Thursday, June 09, 2005

Ethics commissioner doesn't know how to do his own job

Shapiro like an absent minded professor according to Russ Hiebert, while Ed Broadbent goes farther and suggests that Shapiro should resign over his handling of the Sgro case.

"I don't want to be difficult," said NDP committee member Ed Broadbent, "but I do want to find out how you see your mandate."

MPs grilled Shapiro for nearly two hours on a number of issues: why he gave former immigration minister Judy Sgro and her staff a chance to review details of his still-unfinished seven-month long investigation into why she granted a minister's permit to a campaign volunteer; why he hired outside lawyers to review his decision; and about his understanding of what Parliament's ethics watchdog is supposed to do.

"I'm learning as I go along," said Shapiro. "What makes sense, what doesn't make sense, what's helpful and what's not helpful. The list of those things I'd do differently gets quite long."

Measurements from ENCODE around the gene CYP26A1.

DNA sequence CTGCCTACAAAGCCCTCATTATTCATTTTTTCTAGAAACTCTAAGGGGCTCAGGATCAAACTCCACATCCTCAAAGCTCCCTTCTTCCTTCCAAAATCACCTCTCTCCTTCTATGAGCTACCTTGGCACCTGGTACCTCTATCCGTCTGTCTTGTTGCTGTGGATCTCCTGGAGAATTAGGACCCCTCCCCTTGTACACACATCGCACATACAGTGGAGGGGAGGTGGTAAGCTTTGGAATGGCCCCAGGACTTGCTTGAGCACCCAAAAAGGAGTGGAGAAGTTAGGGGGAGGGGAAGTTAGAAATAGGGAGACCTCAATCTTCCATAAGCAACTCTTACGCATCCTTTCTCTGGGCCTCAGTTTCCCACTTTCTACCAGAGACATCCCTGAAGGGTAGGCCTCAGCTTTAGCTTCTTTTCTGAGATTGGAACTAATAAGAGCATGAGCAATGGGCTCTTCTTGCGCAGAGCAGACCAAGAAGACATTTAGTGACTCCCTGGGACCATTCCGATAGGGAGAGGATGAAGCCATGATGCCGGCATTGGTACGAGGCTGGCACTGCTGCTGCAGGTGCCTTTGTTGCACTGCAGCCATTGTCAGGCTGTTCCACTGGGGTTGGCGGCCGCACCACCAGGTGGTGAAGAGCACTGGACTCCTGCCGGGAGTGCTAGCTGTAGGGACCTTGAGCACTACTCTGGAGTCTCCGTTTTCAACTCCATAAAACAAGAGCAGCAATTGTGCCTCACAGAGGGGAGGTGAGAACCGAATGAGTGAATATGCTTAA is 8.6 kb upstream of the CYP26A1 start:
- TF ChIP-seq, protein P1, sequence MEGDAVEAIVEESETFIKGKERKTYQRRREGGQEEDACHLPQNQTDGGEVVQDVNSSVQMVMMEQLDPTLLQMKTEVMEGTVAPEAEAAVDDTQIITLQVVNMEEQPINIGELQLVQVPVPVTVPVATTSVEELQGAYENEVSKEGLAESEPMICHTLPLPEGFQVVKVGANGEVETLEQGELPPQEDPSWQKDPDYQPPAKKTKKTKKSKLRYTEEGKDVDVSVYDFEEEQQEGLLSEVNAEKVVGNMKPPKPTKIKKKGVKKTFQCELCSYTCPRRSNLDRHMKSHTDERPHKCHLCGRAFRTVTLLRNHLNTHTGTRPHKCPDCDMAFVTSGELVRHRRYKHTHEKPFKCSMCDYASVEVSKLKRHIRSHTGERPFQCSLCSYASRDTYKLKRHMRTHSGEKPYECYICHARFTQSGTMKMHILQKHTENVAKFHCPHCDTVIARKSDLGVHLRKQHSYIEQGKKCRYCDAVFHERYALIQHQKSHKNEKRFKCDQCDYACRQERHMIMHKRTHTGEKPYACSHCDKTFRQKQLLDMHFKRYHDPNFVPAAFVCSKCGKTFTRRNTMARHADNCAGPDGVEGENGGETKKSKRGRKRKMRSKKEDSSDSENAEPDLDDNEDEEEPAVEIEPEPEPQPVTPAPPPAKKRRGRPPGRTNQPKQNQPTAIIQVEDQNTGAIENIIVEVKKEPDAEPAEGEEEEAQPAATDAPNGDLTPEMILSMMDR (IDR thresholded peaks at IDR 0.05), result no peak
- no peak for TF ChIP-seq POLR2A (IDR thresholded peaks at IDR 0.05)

Shapiro seemed unprepared for this appearance. He didn't bring copies of the lawyers' advice on the Sgro case with him. He couldn't recall how many people were being given a chance to comment on his investigation, and he couldn't tell Broadbent the job title, or role of the staff member in Sgro's office, a person Shapiro says acted inappropriately.

Last week Broadbent suggested Shapiro resign for his handling of the Sgro investigation. He says it's clear from Thursday's performance that the ethics commissioner still doesn't understand his own mandate.

"I think he has a difficult time making good political judgment," said Broadbent.


Well, after messing up and appointing Sheila Fraser the Liberals had to find a nice safe, slightly incompetent chap to be the ethics commissioner, after all, they wouldn't want another person actually prying into their sordid affairs.